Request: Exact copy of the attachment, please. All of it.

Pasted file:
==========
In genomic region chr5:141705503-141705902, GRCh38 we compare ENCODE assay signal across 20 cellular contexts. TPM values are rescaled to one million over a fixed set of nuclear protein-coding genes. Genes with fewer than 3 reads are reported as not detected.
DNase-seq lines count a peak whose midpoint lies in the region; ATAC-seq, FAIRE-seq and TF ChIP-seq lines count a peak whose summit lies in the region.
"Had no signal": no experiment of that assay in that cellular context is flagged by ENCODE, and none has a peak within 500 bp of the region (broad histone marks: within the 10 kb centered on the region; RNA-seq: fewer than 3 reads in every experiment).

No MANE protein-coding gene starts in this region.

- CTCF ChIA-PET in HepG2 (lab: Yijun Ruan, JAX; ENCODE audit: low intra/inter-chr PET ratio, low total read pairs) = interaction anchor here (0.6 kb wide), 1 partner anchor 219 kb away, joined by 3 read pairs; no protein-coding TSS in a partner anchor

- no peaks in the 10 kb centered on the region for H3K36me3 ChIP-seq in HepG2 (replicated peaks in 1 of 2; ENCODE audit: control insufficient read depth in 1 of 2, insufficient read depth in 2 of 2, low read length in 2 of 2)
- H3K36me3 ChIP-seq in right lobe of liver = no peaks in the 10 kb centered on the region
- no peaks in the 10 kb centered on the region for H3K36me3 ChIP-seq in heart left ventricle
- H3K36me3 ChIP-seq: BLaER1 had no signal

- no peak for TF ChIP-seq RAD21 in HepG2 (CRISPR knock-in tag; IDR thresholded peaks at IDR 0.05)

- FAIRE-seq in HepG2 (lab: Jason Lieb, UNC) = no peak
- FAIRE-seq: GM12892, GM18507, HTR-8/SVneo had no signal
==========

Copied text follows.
In genomic region chr5:141705503-141705902, GRCh38 we compare ENCODE assay signal across 20 cellular contexts. TPM values are rescaled to one million over a fixed set of nuclear protein-coding genes. Genes with fewer than 3 reads are reported as not detected.
DNase-seq lines count a peak whose midpoint lies in the region; ATAC-seq, FAIRE-seq and TF ChIP-seq lines count a peak whose summit lies in the region.
"Had no signal": no experiment of that assay in that cellular context is flagged by ENCODE, and none has a peak within 500 bp of the region (broad histone marks: within the 10 kb centered on the region; RNA-seq: fewer than 3 reads in every experiment).

No MANE protein-coding gene starts in this region.

- CTCF ChIA-PET in HepG2 (lab: Yijun Ruan, JAX; ENCODE audit: low intra/inter-chr PET ratio, low total read pairs) = interaction anchor here (0.6 kb wide), 1 partner anchor 219 kb away, joined by 3 read pairs; no protein-coding TSS in a partner anchor

- no peaks in the 10 kb centered on the region for H3K36me3 ChIP-seq in HepG2 (replicated peaks in 1 of 2; ENCODE audit: control insufficient read depth in 1 of 2, insufficient read depth in 2 of 2, low read length in 2 of 2)
- H3K36me3 ChIP-seq in right lobe of liver = no peaks in the 10 kb centered on the region
- no peaks in the 10 kb centered on the region for H3K36me3 ChIP-seq in heart left ventricle
- H3K36me3 ChIP-seq: BLaER1 had no signal

- no peak for TF ChIP-seq RAD21 in HepG2 (CRISPR knock-in tag; IDR thresholded peaks at IDR 0.05)

- FAIRE-seq in HepG2 (lab: Jason Lieb, UNC) = no peak
- FAIRE-seq: GM12892, GM18507, HTR-8/SVneo had no signal